About Guy Clark
Born in Monahans, Texas, on November 6, 1941, Guy Clark grew up in a home where the gift of a pocketknife was a rite of passage and poetry was read aloud. At age 16, he moved to Rockport, on the Texas Gulf Coast. Instructed by his father's law partner, he learned to play on a $12 Mexican guitar and the first songs he learned were mostly in Spanish.
Moving to Houston, Clark began his career during the "folk scare" of the 1960s. Fascinated by Texas blues legends like Mance Lipscomb and Lightnin' Hopkins and steeped in the cultural sauce piquante of his border state, he played traditional folk tunes on the same Austin-Houston club circuit as Townes Van Zandt and Jerry Jeff Walker. "It was pretty 'Bob Dylan' in the beginning," Clark said. "Nobody was really writing." Eventually, Clark would draw on these roots to firebrand his own fiddle-friendly and bluesy folk music, see it embraced as country and emerge as a songwriting icon for connoisseurs of the art.
Moving to San Francisco in the late 1960s, as social unrest was erupting through racial and generational fissures, Clark worked briefly in a guitar shop, returned to Houston for a short time, and then moved to the Los Angeles area, where he found work building guitars in the Dopyera Brothers' Dobro factory and signed a publishing agreement with RCA's Sunbury Music before pulling up stakes and relocating to Nashville in 1971.
The following year, country-folk singer-songwriter Jerry Jeff Walker, then newly ensconced in Austin, released an eponymous album featuring the Clark composition "L.A. Freeway," which became an FM radio hit. In 1973, Walker released Viva! Terlingua, recorded live in a Texas dance hall and including Clark's ballad "Desperados Waiting for a Train." As much as any others, these two Clark songs may arguably be said to have set the tone for a musical revolution that was first known as progressive country. By 1975, many of the revolutionaries would be defined as the Outlaws. Like the Bakersfield sound of the 1960s, the new sounds were a reaction to the formulaic rigidity and paternalism of Nashville's record producers and label executives.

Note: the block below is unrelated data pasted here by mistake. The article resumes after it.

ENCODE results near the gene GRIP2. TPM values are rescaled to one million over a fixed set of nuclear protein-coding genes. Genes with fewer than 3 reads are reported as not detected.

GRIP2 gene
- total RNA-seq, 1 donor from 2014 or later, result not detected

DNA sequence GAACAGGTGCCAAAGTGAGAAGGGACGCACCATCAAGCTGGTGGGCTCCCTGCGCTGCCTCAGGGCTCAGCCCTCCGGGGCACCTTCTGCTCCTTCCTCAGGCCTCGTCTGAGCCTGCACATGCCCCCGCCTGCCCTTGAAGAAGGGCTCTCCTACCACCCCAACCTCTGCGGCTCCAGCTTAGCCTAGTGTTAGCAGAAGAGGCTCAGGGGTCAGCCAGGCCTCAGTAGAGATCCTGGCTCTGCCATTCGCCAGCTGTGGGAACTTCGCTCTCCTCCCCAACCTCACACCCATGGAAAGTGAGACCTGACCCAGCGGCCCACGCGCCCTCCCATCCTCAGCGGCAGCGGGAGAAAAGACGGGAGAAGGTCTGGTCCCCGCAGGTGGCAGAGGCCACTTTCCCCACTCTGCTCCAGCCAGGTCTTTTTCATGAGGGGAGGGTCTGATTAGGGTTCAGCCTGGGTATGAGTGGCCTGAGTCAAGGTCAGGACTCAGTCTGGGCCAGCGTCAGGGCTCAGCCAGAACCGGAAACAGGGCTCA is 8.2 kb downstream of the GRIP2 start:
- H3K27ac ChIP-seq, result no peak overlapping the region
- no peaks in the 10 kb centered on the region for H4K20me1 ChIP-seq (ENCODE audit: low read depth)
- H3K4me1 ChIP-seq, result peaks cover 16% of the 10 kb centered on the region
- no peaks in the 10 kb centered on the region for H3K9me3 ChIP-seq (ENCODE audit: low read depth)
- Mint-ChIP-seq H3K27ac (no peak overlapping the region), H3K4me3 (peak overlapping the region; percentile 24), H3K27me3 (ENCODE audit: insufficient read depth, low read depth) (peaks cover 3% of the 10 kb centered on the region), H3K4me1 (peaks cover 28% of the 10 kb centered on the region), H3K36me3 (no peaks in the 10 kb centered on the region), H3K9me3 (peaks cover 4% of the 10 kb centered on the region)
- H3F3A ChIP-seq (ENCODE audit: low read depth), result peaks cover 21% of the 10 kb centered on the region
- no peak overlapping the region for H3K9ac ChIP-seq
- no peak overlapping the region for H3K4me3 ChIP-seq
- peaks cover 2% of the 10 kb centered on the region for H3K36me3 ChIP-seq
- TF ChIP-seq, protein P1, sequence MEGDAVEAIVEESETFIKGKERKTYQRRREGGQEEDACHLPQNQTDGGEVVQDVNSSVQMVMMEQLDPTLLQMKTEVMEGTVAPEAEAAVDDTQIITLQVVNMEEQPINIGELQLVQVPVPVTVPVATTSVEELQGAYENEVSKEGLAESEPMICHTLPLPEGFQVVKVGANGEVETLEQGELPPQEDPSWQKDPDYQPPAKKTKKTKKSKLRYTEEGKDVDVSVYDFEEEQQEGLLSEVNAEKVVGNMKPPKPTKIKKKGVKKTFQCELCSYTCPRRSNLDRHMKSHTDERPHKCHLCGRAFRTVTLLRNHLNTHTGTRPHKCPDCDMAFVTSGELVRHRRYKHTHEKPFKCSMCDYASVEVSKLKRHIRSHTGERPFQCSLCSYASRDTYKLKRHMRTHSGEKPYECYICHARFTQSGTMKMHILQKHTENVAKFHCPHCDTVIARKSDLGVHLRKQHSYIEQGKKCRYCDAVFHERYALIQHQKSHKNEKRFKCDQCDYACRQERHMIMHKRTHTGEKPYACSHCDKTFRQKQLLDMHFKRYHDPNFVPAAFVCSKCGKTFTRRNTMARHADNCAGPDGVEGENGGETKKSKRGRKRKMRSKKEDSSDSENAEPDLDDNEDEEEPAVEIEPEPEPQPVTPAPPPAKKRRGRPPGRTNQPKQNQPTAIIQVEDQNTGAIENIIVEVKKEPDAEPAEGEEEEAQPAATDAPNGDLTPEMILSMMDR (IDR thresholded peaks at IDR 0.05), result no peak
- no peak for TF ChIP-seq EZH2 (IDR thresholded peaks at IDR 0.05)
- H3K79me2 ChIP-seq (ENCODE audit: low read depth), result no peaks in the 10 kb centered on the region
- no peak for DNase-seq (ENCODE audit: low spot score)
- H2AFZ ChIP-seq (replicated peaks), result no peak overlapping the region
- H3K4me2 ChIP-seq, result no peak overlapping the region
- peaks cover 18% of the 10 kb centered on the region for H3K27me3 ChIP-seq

In this alternative musical world of the late 1960s, inspired by the storytelling poems of Robert Frost and Stephen Vincent Benet, Clark began to write what he knew "with a pencil and a big eraser." "L. A. Freeway," for example, blueprints his fish-out-of-water experience in Los Angeles. "Desperados Waiting for a Train" is based on his memory of an oilfield worker who was a resident of his grandmother's hotel. Like almost all his songs, then and now, these two early masterpieces are expressions of personal memory and experience, further characterized by words that have a melody all their own.